A coalition of more than 40 major industry associations from Europe and the UK has urged leaders from both regions to link up their respective emissions trading systems before the COP26 climate summit in November.
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The call comes as carbon markets face a crunch moment in 2021 in terms of the role they will play in global efforts to reach net-zero emissions by 2050.
"If the UK wants to reach net-zero, linkage to the EU ETS is key," the International Emissions Trading Association said in a statement April 15.
"It will allow emissions reduction targets to be reached more quickly, easily, and at better value. A larger market means a better market with more liquidity, fewer competitive distortions which damage industry, and more decarbonization opportunities," said Adam Berman, European policy director at IETA.
The UK left the EU Emissions Trading System at the end of 2020 and launched a domestic ETS in January 2021, with trading set to start in May. The UK's ETS is designed to mirror many aspects of the EU system to avoid unnecessary disruption for the operators of UK-based power plants, factories and airlines.
Neither side has yet moved to propose linking the systems, although both agreed to give serious consideration to linking as part of their agreement on a future trading relationship.
IETA made the call with other industry groups in an open letter to European Commission President Ursula von der Leyen and UK Prime Minister Boris Johnson.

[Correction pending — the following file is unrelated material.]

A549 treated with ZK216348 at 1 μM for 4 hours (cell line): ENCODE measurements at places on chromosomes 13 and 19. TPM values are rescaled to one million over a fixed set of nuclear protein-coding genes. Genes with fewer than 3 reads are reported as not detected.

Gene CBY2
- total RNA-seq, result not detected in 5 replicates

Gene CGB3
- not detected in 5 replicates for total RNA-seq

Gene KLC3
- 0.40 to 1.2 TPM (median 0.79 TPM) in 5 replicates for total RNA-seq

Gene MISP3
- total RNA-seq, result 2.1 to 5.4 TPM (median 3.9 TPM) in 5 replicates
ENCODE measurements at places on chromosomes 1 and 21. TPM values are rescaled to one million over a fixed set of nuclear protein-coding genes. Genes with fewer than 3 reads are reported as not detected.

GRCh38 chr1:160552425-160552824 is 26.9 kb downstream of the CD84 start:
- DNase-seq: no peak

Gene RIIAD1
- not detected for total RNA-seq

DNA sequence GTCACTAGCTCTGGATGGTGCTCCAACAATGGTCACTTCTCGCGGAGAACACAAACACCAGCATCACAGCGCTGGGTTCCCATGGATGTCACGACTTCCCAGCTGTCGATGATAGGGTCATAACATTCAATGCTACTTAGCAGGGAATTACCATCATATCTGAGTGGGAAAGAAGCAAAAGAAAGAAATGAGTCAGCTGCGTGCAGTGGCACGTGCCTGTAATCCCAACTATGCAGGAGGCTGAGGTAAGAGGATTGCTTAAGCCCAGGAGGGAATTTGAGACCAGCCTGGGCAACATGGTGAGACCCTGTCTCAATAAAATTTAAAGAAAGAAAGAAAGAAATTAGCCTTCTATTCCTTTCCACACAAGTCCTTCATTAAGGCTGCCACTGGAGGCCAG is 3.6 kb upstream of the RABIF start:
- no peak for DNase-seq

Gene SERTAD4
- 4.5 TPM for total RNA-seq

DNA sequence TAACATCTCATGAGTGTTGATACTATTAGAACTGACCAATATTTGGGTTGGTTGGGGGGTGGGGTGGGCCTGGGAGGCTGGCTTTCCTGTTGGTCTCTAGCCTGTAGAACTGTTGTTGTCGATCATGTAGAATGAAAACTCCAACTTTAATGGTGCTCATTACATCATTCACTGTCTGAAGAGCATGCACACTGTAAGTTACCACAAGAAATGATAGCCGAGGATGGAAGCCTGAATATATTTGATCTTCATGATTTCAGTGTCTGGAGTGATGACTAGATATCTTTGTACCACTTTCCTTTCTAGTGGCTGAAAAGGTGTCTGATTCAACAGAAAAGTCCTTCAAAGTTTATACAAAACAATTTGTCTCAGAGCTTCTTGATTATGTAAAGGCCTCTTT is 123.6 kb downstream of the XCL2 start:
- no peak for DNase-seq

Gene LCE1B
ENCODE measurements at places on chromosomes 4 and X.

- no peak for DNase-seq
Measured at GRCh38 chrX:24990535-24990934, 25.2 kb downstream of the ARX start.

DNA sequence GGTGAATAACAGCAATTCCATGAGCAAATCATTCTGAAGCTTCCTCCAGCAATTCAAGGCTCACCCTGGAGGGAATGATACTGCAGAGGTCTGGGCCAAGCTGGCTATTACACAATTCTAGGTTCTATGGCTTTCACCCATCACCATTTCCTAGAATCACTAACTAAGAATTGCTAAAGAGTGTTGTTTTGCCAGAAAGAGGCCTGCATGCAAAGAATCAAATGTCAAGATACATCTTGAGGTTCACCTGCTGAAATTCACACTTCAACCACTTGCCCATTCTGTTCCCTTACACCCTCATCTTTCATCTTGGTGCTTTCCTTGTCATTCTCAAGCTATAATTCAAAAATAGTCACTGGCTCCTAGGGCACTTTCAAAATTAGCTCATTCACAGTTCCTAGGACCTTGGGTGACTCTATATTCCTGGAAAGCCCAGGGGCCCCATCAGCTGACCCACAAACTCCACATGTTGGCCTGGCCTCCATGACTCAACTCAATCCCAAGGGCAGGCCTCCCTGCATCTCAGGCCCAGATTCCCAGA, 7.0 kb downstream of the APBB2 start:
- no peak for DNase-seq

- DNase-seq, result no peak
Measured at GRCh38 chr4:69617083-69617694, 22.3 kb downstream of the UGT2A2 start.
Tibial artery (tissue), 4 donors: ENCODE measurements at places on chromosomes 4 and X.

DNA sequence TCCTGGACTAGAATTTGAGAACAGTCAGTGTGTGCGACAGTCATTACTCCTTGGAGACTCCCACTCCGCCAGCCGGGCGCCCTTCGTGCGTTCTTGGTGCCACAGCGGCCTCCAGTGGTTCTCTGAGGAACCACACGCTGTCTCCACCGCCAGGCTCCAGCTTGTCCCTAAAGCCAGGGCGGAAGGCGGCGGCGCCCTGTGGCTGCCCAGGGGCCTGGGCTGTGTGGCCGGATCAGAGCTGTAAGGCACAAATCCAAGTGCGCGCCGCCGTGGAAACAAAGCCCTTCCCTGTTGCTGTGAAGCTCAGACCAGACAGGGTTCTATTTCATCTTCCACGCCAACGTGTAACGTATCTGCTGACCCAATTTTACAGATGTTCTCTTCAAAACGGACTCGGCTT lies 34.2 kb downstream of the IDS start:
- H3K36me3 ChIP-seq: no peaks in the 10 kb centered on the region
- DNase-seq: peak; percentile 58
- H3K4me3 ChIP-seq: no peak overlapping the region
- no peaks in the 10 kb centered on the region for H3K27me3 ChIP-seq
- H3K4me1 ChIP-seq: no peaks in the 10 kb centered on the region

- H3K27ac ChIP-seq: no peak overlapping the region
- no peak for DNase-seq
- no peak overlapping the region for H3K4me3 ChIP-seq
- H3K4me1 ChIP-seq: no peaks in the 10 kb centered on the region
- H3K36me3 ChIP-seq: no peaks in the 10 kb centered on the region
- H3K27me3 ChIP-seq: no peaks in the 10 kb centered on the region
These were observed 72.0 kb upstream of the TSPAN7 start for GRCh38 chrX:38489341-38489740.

The letter was signed by major industry associations including Eurelectric, Eurogas, Energy UK, Oil & Gas UK, UK Petroleum Industry Association, Wind Europe, Renewable UK and the European Federation of Energy Traders.
As such, the call for linked markets reflects alignment across a broad swathe of industry, uniting major polluting industries with clean energy developers and energy trading groups.
"In choosing an ETS over a carbon tax, the UK has shown that carbon markets offer cheaper, more efficient, and legally binding decarbonization," said IETA' s Berman.
However, linking carbon markets requires political will and alignment of climate goals, he said.
"Given the similarities between the UK and EU's carbon trading regimes, there should be no two emissions trading systems that are easier to link," he said.
The advantages of linking including liquidity, price discovery, and the ability to attract CO2 emissions abatement from across Europe rather than just in the UK, he said.
"It would also create a level playing field in terms of carbon pricing, avoiding competitive distortions, and leading to aligned cost implications for industry across the UK and European Economic Area (EEA)," said Berman.
A UK-EU link would also send a strong political signal ahead of this year's COP26 United Nations climate talks to be held in Glasgow in November, IETA said.
"Linking the UK and EU ETS ahead of COP26 would reaffirm the UK and EU as climate leaders, and demonstrate strong advocacy for international carbon markets," the group said.
"A linking agreement between the UK and EU would show commitment to Article 6 of the Paris Agreement in a year during which the EU hopes to help finalize the Article 6 framework as a key outcome of COP26, thus ensuring that the EU can lead by example in respect to the international climate agenda," it said.
Linking could also allow the UK to reach its 2050 net-zero emissions reduction target faster and more cost-effectively, it said.
Article 6 of the Paris Agreement outlines a system of emissions trading between governments, meaning emissions reductions would take place where the cost is lowest, slashing the global bill for getting to net-zero.